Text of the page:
And the 49ers already stopped Drew Brees and the Saints. They can stop anyone, clearly, but if they're picking between a the pair of opponents they could end up against, they would absolutely rather see the Giants in San Francisco than the Packers in Green Bay.

Which is why they, like the Patriots, are pulling for an upset on Sunday.

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Posted on: January 14, 2012 9:47 pm
Edited on: January 14, 2012 10:01 pm
 

49ers win over Saints an all-time great

An emotional Alex Smith celebrates after the 49ers win Saturday. (Getty Images)
By Will Brinson

With the ability to instantly weigh-in on sporting events in real time a big factor in entertainment consumption, it's easy to get ahead of ourselves and declare something an "instant classic." But make no mistake: that's exactly what Saturday night's 36-32 victory for San Francisco was.

"This is big for us," tight end Vernon Davis said afterward. "It's history. It's legendary."

Vernon's more right than he'll probably know for a few hours. They say history repeats itself, right? Well, watch Davis game-winning touchdown catch and then tell us whether or not it reminds you of this:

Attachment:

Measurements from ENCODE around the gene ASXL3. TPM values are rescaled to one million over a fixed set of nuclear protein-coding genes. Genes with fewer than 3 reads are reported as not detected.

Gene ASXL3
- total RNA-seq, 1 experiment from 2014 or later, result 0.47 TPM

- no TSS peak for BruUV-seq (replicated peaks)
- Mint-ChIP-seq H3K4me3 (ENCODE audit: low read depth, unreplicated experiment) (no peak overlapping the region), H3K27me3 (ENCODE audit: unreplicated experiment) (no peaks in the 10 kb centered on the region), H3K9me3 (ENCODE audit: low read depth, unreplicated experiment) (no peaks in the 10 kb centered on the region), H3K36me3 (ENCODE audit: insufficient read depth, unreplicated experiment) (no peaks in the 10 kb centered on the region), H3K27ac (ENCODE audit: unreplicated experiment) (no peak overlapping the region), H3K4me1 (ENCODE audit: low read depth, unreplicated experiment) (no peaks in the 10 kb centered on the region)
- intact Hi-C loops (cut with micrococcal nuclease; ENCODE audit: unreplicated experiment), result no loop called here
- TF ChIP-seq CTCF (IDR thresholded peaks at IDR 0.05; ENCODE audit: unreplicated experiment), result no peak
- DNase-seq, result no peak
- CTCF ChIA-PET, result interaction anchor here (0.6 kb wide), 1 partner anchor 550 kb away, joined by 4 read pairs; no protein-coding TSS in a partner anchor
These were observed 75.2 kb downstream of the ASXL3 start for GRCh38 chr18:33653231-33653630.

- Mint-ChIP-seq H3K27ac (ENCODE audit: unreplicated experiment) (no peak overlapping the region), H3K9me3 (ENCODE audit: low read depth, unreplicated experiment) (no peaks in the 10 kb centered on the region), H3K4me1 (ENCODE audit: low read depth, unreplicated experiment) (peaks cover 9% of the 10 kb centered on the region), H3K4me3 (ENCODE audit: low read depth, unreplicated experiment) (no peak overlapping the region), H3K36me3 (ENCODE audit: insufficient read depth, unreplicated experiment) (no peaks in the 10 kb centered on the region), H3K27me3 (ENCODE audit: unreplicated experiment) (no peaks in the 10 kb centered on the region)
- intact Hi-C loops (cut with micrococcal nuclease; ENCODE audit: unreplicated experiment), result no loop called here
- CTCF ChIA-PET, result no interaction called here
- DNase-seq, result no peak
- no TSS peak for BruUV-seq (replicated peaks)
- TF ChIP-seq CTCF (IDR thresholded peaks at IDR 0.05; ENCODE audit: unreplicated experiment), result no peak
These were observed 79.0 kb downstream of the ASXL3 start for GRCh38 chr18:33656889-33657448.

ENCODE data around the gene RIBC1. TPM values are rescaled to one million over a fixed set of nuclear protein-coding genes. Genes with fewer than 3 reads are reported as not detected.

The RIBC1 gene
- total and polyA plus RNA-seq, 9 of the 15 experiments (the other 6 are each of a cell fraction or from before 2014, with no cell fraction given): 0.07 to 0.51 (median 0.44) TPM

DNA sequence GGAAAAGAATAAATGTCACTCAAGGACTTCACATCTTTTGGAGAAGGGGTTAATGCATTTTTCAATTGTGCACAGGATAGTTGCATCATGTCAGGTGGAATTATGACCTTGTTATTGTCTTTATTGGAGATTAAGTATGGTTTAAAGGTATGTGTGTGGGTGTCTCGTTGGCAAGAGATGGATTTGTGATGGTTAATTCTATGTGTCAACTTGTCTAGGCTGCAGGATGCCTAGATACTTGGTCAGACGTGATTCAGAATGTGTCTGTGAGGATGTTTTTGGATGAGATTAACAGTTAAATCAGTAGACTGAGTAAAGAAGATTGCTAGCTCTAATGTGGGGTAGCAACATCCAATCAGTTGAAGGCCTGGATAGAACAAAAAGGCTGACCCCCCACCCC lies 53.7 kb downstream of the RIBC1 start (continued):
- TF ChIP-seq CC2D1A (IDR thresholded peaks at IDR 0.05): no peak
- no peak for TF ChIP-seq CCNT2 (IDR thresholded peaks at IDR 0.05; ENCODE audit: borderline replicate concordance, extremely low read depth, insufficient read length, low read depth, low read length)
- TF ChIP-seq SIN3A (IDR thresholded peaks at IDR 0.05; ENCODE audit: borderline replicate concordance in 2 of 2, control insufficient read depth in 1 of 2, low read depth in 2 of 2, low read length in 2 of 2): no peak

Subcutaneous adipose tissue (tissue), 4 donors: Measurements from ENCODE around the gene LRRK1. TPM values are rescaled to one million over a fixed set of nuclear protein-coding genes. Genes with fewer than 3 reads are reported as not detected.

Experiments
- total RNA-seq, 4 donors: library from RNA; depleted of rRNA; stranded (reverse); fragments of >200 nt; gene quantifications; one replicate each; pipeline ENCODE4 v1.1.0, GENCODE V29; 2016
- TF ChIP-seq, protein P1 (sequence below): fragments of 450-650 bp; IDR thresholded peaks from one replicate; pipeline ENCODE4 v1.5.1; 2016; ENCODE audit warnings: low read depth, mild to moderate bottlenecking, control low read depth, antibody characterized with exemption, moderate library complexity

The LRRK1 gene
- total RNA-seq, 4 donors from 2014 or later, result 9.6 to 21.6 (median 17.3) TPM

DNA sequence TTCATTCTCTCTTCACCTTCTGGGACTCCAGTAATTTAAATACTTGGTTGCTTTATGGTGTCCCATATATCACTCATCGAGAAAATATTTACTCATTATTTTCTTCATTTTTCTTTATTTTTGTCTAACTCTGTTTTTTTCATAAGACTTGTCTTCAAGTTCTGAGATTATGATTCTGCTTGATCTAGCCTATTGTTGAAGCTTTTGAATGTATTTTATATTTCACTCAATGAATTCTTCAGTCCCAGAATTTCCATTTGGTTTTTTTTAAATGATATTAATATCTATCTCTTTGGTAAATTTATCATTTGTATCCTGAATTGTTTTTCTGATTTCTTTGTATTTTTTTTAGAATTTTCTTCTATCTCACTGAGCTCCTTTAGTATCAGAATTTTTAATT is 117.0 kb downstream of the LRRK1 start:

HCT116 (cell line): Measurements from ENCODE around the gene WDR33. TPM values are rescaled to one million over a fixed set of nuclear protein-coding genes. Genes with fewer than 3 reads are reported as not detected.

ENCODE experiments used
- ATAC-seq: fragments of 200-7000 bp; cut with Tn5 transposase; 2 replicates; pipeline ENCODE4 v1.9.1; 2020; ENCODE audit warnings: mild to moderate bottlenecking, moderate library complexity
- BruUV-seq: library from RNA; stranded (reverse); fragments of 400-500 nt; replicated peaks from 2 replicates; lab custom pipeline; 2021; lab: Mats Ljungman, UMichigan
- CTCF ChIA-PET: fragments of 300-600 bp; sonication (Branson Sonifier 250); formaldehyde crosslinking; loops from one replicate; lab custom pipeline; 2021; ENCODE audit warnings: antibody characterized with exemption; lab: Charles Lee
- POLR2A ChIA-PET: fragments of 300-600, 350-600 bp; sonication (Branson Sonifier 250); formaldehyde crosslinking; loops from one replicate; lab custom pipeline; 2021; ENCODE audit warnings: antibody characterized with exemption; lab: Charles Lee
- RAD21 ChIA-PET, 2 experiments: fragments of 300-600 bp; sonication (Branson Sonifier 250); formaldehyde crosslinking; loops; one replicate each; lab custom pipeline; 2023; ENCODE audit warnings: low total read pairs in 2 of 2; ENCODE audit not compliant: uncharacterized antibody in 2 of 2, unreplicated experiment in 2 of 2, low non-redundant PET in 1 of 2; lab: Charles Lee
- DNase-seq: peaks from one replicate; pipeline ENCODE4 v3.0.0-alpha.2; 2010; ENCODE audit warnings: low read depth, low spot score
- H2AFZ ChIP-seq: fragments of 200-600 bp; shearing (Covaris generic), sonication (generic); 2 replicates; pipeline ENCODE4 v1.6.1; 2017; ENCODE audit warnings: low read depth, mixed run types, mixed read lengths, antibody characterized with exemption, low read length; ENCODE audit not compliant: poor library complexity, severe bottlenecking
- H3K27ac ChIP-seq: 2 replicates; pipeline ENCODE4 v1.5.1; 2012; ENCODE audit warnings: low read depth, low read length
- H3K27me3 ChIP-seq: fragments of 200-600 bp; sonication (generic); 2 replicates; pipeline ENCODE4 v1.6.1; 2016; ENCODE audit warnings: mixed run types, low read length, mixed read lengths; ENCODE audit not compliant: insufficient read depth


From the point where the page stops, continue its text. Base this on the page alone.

It should, because although the down, distance and time remaining were different, the situation was very much similar. No one's going to mistake Alex Smith for Joe Montana or Steve Young.

They shouldn't. But Smith deserves an immense amount of credit for leading the Niners on two career-defining drives in the final three minutes of Saturday's game.

Of course, the first one came after the drama really started. After David Akers kicked a field goal with 7:36 remaining, everyone wondered whether the Niners could come up with one more stop of Brees. They couldn't -- Brees hit the previously quiet Darren Sproles for a 44-yard touchdown and suddenly it was like the impressive 49ers defensive effort was wasted.